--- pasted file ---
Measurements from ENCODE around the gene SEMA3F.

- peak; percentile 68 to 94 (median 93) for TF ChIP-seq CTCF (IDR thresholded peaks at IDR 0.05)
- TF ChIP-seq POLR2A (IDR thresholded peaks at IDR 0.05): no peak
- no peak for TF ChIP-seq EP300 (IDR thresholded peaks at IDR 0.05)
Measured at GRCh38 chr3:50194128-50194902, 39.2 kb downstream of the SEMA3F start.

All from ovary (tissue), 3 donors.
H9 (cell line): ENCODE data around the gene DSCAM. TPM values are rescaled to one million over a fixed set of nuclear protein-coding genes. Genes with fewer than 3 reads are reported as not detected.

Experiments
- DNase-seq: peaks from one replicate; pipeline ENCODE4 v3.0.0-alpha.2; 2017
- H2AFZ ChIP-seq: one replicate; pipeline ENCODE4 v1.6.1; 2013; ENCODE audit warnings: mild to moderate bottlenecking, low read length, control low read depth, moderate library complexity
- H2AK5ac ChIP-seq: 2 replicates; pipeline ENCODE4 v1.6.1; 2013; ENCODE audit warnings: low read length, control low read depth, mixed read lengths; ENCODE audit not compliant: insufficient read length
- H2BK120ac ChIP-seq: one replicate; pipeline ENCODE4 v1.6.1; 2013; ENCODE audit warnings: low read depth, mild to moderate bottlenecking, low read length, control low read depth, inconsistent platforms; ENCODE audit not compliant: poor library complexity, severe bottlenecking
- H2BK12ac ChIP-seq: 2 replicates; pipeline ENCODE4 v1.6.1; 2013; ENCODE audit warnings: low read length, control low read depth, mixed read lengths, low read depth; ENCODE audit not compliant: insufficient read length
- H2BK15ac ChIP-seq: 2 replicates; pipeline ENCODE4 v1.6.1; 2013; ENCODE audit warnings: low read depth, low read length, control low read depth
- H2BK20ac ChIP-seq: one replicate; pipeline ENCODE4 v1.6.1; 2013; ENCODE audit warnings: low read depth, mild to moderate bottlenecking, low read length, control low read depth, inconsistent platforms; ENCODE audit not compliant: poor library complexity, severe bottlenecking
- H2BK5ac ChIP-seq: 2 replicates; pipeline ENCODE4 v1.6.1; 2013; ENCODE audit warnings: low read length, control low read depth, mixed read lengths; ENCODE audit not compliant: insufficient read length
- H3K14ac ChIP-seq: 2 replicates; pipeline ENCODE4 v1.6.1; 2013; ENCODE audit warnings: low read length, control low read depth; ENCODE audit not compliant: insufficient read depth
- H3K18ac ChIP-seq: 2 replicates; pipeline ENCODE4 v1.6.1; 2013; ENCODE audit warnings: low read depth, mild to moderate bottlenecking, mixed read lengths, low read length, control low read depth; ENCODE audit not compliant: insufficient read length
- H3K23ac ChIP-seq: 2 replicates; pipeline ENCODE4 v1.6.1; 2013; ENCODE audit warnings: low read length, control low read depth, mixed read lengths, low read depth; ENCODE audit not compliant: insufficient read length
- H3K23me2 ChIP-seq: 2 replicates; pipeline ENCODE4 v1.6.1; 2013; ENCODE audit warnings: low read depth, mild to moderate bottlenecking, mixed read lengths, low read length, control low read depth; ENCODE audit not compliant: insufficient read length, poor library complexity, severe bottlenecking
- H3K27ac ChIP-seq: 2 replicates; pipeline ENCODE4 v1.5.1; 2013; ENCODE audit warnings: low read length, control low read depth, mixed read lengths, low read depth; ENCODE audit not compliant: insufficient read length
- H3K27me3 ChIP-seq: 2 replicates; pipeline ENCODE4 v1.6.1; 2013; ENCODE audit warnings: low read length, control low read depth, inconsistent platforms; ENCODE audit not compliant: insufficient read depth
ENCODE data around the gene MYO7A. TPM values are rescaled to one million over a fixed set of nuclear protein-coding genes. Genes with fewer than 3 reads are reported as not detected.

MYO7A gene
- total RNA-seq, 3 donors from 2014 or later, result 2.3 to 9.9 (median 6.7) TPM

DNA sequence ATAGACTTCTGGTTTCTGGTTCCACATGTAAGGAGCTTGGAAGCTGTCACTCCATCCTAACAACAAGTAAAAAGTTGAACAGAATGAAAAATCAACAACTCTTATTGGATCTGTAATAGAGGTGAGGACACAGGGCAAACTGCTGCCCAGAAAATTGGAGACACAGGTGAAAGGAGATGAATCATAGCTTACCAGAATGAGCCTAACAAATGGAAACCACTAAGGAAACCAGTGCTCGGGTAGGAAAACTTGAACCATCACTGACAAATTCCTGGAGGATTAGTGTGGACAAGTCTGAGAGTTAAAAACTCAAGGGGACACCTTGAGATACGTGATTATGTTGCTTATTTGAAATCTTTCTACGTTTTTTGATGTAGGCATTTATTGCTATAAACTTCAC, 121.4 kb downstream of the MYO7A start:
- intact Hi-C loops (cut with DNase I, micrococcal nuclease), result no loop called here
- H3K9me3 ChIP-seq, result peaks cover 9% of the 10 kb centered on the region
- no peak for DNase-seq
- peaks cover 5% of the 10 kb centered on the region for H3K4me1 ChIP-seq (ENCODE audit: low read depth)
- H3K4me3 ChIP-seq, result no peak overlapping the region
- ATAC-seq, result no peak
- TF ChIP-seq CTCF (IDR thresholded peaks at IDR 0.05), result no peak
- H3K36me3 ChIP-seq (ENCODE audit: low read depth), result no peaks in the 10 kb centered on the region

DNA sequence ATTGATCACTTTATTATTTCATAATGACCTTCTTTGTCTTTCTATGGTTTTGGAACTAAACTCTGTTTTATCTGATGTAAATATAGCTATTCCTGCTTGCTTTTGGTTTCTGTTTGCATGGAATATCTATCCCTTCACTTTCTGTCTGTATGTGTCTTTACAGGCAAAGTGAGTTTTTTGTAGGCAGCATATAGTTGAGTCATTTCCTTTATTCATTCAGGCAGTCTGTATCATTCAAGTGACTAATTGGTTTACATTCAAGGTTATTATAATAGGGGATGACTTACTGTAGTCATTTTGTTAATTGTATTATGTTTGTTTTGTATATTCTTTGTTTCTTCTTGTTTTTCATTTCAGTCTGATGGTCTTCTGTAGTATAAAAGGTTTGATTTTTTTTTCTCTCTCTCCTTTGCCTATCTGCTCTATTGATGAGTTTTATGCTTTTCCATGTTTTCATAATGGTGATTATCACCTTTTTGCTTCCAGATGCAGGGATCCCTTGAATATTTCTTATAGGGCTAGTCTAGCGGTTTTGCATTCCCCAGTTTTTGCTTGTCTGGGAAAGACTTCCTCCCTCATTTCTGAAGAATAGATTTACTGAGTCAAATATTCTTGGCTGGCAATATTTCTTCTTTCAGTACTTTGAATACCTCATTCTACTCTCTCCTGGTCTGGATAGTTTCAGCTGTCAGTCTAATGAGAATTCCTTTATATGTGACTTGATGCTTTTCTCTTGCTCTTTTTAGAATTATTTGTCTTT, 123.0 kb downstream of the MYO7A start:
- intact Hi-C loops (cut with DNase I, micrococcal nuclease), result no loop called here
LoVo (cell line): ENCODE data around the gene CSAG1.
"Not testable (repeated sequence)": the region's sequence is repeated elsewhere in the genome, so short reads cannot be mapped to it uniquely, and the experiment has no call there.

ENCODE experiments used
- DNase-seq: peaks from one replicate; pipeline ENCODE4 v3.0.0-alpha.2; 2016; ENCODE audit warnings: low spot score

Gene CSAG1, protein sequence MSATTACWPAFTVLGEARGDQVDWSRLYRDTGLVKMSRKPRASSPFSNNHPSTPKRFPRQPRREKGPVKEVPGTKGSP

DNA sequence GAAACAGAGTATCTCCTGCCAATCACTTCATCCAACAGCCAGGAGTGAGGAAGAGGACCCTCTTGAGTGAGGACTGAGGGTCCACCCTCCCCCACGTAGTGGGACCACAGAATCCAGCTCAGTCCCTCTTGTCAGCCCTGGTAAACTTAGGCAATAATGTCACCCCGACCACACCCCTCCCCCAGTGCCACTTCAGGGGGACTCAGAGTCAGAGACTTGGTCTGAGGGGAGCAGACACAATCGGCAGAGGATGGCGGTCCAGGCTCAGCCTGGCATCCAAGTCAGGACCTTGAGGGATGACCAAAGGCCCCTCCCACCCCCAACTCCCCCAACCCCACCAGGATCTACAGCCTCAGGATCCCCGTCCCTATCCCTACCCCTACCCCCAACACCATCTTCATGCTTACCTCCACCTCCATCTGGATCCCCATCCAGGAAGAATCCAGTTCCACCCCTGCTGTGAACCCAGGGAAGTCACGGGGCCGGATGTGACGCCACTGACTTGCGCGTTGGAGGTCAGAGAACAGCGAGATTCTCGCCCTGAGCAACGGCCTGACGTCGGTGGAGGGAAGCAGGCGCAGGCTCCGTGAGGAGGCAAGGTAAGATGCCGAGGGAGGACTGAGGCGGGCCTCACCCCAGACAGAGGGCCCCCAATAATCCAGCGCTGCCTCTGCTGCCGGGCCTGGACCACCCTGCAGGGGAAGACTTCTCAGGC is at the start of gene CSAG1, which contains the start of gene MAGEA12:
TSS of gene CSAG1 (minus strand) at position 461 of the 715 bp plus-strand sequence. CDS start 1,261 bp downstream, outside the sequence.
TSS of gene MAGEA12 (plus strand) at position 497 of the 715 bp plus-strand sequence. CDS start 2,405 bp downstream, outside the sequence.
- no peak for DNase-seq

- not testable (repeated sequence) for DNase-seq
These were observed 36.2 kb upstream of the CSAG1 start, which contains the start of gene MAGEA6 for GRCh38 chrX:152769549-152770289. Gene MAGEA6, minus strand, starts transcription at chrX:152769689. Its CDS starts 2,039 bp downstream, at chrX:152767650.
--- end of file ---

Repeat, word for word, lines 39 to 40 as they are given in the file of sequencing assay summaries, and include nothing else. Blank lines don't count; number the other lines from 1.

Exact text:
ENCODE experiments used
- DNase-seq: peaks from one replicate; pipeline ENCODE4 v3.0.0-alpha.2; 2016; ENCODE audit warnings: low spot score